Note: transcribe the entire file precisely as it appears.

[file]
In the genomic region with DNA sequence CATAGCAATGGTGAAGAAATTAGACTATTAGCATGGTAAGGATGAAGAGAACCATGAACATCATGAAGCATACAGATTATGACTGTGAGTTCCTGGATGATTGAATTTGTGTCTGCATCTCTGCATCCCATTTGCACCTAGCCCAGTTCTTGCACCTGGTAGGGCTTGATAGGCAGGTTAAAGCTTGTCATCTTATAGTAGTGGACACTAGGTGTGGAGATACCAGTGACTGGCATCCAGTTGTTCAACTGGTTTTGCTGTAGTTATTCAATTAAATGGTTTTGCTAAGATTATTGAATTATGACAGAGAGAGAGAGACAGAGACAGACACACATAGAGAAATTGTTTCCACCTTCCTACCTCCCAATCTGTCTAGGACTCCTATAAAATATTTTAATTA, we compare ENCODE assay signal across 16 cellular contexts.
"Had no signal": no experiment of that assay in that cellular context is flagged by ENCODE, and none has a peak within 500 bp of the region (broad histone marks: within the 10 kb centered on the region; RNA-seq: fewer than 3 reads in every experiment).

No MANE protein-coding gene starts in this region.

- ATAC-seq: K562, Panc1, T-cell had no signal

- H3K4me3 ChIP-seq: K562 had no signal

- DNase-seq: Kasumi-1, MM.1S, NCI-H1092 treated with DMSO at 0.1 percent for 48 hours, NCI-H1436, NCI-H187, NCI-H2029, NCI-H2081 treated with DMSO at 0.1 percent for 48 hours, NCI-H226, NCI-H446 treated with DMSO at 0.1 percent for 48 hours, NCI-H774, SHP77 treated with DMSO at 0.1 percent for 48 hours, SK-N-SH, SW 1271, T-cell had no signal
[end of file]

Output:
In the genomic region with DNA sequence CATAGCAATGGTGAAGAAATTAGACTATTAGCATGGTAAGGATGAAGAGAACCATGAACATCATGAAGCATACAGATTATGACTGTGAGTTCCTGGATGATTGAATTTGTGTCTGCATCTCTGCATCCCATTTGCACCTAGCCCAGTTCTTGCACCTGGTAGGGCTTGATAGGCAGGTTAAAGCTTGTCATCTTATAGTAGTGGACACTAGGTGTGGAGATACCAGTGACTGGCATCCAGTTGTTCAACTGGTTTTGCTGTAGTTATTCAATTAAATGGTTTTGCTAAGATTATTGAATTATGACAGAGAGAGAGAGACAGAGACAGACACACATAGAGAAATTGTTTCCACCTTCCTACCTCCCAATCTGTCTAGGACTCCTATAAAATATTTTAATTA, we compare ENCODE assay signal across 16 cellular contexts.
"Had no signal": no experiment of that assay in that cellular context is flagged by ENCODE, and none has a peak within 500 bp of the region (broad histone marks: within the 10 kb centered on the region; RNA-seq: fewer than 3 reads in every experiment).

No MANE protein-coding gene starts in this region.

- ATAC-seq: K562, Panc1, T-cell had no signal

- H3K4me3 ChIP-seq: K562 had no signal

- DNase-seq: Kasumi-1, MM.1S, NCI-H1092 treated with DMSO at 0.1 percent for 48 hours, NCI-H1436, NCI-H187, NCI-H2029, NCI-H2081 treated with DMSO at 0.1 percent for 48 hours, NCI-H226, NCI-H446 treated with DMSO at 0.1 percent for 48 hours, NCI-H774, SHP77 treated with DMSO at 0.1 percent for 48 hours, SK-N-SH, SW 1271, T-cell had no signal